US Senate top Republican McConnell criticizes anti ‘judge shopping’ policy

By Thomson Reuters Mar 14, 2024 | 10:57 AM

By Nate Raymond

(Reuters) – U.S. Senate Republican leader Mitch McConnell on Thursday criticized adoption of a federal policy designed to curb the practice of “judge shopping” used by conservative litigants to steer cases challenging President Joe Biden’s agenda to judges perceived as sympathetic.

McConnell in remarks delivered on the Senate floor urged the U.S. Judicial Conference, the judiciary’s policymaking body, to reconsider a policy it adopted on Tuesday designed to ensure cases challenging federal and state laws are randomly assigned judges.

“This will have no practical effect in the venues favored by liberal activists, but Democrats are still salivating at the possibility of shutting down access to justice in the venues favored by conservatives,” McConnell said.

He called it an “unforced error” by the 26-member Judicial Conference, which conservative Chief U.S. Supreme Court Justice John Roberts presides over, and said district courts should weigh what is best for their jurisdictions, “not half-baked ‘guidance’ that just does Washington Democrats’ bidding.”

The new policy will require lawsuits seeking to block federal or state laws to be assigned a judge randomly throughout a federal district, rather than staying within the specific court, or division, in which they were filed.

Local court rules had allowed conservatives and others to target small courthouses in Texas with as few one judge, essentially enabling them to effectively choose judges who have reliably ruled in their favor on issues like abortion, immigration and gun control.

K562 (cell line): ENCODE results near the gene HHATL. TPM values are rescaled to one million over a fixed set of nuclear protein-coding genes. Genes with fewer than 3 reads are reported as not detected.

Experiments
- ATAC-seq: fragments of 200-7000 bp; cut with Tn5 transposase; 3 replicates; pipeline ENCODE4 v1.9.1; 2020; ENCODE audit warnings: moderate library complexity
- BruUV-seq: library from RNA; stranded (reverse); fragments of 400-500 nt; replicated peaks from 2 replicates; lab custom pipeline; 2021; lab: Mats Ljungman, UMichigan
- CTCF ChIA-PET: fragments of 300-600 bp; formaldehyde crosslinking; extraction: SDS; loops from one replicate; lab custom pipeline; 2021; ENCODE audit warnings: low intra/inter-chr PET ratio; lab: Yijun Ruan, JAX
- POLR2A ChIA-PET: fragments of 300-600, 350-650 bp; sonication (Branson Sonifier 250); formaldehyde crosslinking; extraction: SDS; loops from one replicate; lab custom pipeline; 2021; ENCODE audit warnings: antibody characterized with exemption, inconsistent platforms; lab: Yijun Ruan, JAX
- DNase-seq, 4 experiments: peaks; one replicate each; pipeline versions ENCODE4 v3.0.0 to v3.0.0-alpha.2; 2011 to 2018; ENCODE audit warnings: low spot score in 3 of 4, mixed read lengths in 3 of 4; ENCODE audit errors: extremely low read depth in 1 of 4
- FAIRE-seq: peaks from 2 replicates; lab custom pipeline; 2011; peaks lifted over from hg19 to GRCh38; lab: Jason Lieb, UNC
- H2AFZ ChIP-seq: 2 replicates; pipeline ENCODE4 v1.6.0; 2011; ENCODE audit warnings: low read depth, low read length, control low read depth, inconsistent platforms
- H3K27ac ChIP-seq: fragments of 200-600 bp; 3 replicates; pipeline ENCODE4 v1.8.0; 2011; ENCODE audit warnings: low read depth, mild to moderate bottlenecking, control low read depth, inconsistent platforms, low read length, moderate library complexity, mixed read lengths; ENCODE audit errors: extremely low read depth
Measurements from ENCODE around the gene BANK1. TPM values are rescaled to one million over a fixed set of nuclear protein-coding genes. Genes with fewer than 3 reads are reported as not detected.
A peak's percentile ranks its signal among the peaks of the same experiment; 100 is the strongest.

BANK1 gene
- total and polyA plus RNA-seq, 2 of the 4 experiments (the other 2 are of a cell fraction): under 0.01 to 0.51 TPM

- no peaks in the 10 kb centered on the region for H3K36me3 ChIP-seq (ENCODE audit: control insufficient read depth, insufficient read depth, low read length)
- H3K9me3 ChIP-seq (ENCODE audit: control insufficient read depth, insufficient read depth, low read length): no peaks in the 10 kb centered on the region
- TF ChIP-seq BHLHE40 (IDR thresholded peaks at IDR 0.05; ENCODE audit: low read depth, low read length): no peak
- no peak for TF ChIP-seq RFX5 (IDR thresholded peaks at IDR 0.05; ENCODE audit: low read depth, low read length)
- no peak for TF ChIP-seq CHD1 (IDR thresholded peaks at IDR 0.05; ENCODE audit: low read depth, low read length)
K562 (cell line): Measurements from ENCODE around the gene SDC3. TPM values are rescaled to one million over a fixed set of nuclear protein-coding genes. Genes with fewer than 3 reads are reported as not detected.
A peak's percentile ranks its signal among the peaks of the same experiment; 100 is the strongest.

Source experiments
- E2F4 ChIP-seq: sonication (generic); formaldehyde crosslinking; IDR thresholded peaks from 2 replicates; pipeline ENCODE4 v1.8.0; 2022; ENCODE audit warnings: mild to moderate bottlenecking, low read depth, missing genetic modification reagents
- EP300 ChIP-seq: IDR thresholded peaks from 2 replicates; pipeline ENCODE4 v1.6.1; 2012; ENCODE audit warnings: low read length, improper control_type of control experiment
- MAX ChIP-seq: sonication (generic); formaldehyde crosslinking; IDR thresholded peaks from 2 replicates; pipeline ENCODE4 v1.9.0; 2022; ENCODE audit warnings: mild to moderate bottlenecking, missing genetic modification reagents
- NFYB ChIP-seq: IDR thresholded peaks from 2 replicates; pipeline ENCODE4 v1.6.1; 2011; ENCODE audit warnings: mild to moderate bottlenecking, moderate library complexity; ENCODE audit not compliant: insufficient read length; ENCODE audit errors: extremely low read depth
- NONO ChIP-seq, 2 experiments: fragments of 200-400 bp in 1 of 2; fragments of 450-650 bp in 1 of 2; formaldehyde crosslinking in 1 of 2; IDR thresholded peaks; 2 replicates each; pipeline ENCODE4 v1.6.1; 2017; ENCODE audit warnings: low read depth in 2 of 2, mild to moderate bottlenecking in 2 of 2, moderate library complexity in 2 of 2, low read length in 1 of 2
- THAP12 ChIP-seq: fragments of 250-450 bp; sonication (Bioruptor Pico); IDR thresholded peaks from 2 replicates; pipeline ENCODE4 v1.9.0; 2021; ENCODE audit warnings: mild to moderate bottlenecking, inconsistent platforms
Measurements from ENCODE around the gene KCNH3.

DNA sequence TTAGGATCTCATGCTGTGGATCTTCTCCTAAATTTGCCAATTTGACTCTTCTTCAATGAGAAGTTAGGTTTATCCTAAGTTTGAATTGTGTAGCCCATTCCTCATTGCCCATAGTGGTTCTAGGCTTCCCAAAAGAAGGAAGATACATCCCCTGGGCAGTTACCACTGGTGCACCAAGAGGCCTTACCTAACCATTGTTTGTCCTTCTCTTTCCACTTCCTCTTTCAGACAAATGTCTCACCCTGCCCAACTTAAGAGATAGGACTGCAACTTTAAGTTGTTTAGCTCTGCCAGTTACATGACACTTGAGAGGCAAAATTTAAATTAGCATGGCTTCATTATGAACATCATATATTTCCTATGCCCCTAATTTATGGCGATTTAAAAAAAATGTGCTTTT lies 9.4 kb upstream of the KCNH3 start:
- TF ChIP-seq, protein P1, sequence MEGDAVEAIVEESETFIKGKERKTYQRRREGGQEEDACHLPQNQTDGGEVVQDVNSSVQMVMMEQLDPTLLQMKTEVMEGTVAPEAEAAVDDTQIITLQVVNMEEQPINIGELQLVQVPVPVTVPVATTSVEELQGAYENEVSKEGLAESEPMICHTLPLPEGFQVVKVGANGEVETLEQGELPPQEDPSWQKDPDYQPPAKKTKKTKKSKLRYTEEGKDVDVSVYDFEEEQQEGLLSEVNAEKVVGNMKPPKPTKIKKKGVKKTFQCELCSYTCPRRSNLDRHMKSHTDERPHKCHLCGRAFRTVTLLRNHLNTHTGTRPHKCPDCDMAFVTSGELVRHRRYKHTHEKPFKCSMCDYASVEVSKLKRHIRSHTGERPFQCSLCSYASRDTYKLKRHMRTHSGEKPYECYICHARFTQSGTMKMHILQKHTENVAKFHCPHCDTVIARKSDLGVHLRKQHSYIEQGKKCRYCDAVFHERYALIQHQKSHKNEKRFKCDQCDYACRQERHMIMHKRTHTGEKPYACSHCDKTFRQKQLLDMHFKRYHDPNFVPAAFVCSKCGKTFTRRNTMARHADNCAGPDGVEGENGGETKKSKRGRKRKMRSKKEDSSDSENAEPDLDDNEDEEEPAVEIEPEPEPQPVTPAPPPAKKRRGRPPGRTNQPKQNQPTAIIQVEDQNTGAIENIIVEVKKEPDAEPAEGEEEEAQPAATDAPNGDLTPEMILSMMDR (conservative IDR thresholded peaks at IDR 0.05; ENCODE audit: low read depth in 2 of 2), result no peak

The tactic gained national attention after conservative litigants filed a lawsuit before U.S. District Judge Matthew Kacsmaryk – an appointee of President Donald Trump – in the single-judge division of Amarillo, Texas, seeking to suspend approval of the abortion pill mifepristone, which he ordered in April.

The U.S. Supreme Court has allowed the pill to remain on the market while it considers an appeal in the case, set for argument on March 26.

The Texas cases prompted calls from Democratic lawmakers, the Biden administration, the American Bar Association and others for the federal judiciary to change the system to ensure cases challenging national policies are heard by a random judge.

Judicial policymakers in announcing the new policy said it promotes public confidence in the courts by ensuring a litigant cannot pre-select a judge by filing in a one-judge division.

McConnell said the policy did not address the bigger issue of nationwide injunctions issued by a single judge blocking a law, a practice the Republican said had “confounded administrations of both parties with increasing frequency over the past decade” and could be curbed through legislation.

Democratic attorneys general and civil rights groups during Trump’s administration had frequently sued in venues like California’s Northern District, whose courthouses in San Francisco have multiple judges named by Democratic presidents.

Rather than passing legislation to stop nationwide injunctions, McConnell said Democrats had instead convinced the Judicial Conference to adopt a policy that would “keep the injunctions and just restrict the access to conservative judges.”

(Reporting by Nate Raymond in Boston; Editing by Bill Berkrot)